We will get back to your questions with Andrew Kelvin on the economy and interest rates in just a moment time.
A reminder you get in touch of us anytime. Now let's get to our educational segment today.
If you're interested in finding out what stocks or assets actually make up an index WebBroker has tools which can help you. Joining us now for Maurice Bryan Rogers, Senior Client Education Instructor with TD Direct Investing.
Is there a quick way and WebBroker to find out which companies are part of an index?
>> Yeah Greg. It's one of my favourite tools.
Quite a long time ago but a simple step in WebBroker.
One I think is very valuable. Especially those that are new to investing and just getting familiar with it.
Different stocks. Looking for those ideas, potentially on a particular stock to identify.
So jumping into WebBroker, we can see under "research and investments," we go here. If you go under the "indices" section, indices meeting this is the plural for all the indexes that are listed in North America.
You can see the major indices coming up initially.
And everybody is going to recognize some of these things.
Like the Dow Jones industrial average… You can see the NASDAQ 100. Several listed. But what you want to do, is first click on one that you might be interested in.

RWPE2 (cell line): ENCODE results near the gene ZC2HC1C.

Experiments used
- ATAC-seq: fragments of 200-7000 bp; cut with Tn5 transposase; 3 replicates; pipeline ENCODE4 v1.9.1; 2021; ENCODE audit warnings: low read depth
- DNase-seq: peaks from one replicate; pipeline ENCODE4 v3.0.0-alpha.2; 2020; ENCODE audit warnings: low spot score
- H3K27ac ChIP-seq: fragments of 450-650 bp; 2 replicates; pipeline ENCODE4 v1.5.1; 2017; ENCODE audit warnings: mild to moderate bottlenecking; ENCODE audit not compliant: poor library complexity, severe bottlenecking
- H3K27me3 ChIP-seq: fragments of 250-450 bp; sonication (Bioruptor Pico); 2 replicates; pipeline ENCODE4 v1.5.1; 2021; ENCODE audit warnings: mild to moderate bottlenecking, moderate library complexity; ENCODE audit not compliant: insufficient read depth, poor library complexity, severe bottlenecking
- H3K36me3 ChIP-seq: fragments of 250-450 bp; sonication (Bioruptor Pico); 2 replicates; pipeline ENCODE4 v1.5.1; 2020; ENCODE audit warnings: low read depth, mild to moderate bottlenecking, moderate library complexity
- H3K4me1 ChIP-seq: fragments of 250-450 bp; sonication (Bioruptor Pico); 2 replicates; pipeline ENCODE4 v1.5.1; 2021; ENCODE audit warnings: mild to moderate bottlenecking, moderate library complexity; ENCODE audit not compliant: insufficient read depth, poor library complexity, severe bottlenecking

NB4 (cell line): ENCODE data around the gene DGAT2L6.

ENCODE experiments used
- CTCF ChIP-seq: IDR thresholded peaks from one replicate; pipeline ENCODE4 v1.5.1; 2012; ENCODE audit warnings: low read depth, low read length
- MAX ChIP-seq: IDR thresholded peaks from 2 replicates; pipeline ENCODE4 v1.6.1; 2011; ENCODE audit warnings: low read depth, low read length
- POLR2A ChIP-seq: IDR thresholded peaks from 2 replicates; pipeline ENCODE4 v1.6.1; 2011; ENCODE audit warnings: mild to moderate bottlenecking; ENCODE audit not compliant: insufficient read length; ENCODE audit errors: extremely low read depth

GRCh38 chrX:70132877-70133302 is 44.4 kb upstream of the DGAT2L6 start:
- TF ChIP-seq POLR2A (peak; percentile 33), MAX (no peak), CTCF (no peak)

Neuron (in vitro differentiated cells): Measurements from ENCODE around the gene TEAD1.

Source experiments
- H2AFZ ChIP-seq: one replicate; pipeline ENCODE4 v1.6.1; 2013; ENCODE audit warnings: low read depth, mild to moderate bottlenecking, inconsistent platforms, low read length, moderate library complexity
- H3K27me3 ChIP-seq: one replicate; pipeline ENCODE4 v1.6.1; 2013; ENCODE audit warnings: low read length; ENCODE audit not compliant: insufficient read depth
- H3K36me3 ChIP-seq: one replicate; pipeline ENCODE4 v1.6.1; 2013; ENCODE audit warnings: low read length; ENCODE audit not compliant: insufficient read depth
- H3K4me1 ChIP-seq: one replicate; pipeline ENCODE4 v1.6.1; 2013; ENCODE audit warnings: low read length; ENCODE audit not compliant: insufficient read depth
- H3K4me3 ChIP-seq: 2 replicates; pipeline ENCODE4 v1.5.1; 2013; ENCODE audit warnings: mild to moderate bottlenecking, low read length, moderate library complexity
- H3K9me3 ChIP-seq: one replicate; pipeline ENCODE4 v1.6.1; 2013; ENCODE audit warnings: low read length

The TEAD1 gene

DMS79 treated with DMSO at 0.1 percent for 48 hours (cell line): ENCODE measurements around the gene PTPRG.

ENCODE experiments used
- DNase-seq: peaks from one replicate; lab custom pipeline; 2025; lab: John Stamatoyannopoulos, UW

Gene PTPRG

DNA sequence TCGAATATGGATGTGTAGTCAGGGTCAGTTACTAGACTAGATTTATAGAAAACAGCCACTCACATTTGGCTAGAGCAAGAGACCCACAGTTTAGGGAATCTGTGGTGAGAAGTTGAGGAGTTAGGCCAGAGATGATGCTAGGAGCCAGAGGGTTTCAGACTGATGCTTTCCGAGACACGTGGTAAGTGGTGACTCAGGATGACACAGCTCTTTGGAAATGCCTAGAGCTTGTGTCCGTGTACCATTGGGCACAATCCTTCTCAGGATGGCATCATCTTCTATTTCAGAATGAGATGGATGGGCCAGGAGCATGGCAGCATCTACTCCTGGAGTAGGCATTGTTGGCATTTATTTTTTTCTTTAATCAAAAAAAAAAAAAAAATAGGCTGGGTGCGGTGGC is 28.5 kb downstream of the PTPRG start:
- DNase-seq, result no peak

Click on the Dow.
Most people don't really know a lot about it.
But when you think about it, the Dow only has about 30 stocks in the index.
So you can click on members.
And I can see all 30 stocks that are listed there.
You know this is the Dow Jones, the stocks here, you can see criteria like the last price, change, the volume, 52-week high low. Now you're getting a good picture. Even the dividend yield as well.
You're getting a picture of all 30 stocks that are in that index and you can click on any of these.
These are all hyperlinked and they can open up more information there. You can also even go on the "performance" as well.
You can see in the last week, last month, the last six months.